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In Still the Best Hope, Dennis Prager argues that American values — roughly, the small-l liberal values that underlie the Declaration of Independence and U. S. Constitution — demand to be exported. Elsewhere, Prager describes these values as the American Trinity: the beliefs in a transcendent God, in liberty, and in the emphasis of culture and values over ethnicity or race. These values, he says, can be adopted around the world and integrated into existing national identities. We can quibble with the definitions and the choice of words, but Prager’s onto something profound here.
While there’s much Americans — or those from Anglosphere countries with similar values — can and should do to help others, the ultimate burden falls on those elsewhere. Doing so often takes tremendous effort and even great courage. July Fourth seems as a good a time as any to honor those who’ve risked their lives, their fortunes, and their sacred honor to further the ideals exemplified by the American Revolution.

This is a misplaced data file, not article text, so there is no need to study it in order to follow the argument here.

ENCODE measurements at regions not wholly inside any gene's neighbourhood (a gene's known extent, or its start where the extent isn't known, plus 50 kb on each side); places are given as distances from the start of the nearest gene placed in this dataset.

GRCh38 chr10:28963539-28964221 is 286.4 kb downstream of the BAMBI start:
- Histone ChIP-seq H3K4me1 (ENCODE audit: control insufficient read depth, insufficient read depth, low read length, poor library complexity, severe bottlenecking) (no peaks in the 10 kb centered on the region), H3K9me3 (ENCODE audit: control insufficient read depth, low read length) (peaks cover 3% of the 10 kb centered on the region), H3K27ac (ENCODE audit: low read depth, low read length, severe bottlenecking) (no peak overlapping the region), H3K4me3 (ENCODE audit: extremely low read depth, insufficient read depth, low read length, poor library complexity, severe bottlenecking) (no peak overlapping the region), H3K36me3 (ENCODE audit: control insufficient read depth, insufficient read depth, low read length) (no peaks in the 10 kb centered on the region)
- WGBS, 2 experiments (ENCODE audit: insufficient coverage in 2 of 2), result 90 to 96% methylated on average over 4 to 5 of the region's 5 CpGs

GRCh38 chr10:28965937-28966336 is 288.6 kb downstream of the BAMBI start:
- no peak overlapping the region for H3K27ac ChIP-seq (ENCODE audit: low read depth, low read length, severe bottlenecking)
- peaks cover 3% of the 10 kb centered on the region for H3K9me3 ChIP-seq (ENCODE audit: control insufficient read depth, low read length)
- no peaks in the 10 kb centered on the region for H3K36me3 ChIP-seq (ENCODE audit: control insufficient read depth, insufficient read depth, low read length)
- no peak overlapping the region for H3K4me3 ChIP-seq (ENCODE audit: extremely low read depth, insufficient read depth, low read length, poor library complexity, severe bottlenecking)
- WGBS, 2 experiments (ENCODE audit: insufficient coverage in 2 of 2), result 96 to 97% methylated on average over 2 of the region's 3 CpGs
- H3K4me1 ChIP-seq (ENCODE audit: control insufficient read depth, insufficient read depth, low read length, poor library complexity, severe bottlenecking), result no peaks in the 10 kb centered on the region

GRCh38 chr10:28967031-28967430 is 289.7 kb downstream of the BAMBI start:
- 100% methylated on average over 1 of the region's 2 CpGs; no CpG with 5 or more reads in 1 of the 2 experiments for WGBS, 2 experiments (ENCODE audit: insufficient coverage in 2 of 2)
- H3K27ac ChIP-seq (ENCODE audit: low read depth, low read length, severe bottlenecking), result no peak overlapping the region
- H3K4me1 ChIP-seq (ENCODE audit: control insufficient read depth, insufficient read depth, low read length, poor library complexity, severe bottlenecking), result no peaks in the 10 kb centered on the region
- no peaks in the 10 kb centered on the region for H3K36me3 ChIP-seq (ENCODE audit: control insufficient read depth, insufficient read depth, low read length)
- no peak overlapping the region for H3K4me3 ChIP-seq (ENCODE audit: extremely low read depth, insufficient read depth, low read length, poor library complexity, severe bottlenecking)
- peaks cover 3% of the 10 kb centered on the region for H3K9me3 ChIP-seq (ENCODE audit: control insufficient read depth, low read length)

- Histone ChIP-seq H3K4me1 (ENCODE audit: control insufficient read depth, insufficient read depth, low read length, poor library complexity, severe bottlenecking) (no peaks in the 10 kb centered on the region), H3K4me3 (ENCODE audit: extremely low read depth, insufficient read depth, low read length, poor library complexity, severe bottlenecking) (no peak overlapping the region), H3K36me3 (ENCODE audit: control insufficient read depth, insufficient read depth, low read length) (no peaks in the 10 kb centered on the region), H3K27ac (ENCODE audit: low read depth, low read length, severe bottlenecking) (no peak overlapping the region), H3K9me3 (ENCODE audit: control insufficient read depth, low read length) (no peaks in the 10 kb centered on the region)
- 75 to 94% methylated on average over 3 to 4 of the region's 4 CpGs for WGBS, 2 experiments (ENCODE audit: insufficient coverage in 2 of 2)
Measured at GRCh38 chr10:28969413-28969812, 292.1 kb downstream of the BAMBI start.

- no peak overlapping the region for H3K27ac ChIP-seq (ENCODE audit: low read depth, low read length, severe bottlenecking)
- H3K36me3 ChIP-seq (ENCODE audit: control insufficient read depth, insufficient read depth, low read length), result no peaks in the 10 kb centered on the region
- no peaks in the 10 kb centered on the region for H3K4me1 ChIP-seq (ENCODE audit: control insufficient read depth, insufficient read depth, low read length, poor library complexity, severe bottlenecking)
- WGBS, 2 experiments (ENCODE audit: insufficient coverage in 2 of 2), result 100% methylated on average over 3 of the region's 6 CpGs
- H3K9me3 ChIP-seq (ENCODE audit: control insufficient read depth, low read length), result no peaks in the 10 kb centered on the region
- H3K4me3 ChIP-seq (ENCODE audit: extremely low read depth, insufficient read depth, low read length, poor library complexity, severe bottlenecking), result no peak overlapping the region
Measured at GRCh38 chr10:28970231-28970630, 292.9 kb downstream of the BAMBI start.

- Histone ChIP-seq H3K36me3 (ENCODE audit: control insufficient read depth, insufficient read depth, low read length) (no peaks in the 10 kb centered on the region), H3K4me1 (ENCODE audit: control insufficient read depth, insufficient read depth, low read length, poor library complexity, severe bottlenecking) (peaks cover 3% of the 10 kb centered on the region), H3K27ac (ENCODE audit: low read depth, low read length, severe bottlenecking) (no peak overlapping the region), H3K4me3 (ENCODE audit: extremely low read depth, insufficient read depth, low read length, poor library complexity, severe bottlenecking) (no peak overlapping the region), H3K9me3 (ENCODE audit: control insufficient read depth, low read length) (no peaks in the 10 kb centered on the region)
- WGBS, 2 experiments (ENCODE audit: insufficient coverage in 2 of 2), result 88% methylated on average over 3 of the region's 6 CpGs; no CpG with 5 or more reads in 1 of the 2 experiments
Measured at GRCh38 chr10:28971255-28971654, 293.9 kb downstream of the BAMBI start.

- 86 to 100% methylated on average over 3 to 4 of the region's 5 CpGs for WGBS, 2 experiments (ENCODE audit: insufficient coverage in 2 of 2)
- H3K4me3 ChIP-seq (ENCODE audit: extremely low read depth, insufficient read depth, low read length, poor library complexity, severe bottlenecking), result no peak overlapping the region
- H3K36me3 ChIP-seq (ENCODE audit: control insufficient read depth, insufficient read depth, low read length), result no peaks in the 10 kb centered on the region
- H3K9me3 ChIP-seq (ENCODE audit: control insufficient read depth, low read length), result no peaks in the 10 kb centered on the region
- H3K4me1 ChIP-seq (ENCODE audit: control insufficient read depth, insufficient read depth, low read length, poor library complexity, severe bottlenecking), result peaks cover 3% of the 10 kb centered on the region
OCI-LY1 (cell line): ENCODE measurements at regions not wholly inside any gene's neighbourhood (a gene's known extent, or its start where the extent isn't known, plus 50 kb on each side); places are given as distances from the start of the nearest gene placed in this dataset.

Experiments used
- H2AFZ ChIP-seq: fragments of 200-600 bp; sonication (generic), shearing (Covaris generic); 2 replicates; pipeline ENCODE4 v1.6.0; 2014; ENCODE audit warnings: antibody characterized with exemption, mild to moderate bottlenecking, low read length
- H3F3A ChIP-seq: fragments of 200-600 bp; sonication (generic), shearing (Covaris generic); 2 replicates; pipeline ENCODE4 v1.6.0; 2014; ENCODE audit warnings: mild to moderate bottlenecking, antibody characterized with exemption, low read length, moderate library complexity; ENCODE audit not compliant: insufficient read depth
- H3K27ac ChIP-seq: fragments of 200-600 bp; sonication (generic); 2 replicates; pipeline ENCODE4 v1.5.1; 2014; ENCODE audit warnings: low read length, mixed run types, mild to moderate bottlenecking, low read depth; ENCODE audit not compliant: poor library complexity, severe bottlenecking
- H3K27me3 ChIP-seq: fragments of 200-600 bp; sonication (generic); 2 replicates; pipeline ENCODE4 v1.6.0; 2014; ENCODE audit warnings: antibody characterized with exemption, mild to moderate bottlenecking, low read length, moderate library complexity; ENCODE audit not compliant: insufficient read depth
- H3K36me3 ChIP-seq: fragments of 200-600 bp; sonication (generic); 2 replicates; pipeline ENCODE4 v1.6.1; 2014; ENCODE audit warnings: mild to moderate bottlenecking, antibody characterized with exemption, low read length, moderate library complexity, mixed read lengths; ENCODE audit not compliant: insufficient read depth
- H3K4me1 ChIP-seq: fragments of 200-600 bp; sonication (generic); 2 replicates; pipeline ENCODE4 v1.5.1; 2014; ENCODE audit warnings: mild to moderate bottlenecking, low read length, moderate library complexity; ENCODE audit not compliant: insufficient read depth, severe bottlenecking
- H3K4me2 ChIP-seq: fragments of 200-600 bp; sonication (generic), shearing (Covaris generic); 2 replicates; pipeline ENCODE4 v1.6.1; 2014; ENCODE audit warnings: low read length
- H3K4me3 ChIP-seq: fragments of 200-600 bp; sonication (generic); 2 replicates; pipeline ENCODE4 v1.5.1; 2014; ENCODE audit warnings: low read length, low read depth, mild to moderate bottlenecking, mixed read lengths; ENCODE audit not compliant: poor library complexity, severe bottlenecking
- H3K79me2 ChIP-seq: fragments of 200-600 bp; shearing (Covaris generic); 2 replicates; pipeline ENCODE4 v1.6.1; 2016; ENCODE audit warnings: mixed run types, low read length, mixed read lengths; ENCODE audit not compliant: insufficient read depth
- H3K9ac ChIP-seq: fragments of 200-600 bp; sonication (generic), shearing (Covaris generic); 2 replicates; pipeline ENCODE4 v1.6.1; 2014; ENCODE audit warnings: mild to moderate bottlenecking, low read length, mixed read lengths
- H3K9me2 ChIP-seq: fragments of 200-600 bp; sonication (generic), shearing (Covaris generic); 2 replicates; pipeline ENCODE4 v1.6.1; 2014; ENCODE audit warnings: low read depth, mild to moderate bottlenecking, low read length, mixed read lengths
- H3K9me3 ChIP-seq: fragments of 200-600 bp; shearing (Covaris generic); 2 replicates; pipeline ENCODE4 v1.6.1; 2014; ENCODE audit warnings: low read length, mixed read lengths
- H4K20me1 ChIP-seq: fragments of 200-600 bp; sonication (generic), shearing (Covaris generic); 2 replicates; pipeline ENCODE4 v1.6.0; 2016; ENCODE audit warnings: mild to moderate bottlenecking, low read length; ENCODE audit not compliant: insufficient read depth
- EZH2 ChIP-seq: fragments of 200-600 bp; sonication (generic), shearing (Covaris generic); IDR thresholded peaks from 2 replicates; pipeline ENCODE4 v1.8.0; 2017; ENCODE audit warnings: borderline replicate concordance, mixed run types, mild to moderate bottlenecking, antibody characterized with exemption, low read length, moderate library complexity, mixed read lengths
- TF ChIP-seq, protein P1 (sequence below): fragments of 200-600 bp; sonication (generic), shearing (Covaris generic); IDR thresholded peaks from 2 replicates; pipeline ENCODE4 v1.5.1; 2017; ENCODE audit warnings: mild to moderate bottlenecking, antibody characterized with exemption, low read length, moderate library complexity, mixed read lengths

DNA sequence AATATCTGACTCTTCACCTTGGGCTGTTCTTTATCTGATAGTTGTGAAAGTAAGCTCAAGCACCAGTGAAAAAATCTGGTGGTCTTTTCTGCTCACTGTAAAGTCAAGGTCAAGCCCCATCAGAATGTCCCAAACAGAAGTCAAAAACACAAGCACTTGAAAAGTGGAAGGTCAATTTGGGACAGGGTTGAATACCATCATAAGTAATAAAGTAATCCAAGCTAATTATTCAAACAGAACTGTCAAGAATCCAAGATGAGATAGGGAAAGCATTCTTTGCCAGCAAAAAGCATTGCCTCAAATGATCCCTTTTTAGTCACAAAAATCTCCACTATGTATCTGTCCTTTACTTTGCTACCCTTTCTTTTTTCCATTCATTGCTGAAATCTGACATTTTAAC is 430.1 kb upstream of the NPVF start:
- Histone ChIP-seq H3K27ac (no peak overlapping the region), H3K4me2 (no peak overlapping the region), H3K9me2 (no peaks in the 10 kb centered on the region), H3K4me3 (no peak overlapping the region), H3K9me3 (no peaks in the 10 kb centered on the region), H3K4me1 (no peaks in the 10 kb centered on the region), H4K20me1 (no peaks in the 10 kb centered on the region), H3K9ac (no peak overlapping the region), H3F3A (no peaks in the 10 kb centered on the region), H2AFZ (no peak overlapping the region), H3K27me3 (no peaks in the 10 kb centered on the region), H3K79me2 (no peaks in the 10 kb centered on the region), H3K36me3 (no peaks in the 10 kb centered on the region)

For starters, I’ll nominate Tadeusz Kościuszko (1746-1817). Kościuszko is one of those figures whose biography is too rich to summarize easily, so what follows is only a very rough sketch (cartoonist Kate Beaton gave the task an effort here; it’s great if you don’t mind a little language). Born a Polish-Lithuanian noble, he emigrated to the United States in 1776, where he served in the Continental Army as an engineering and a combat officer. He oversaw the fortification of West Point, fought in the South Carolina campaign under Nathanael Greene, and befriended both Washington and Jefferson. If you’ve ever been to Monticello, you’ve likely seen his famous portrait of Jefferson.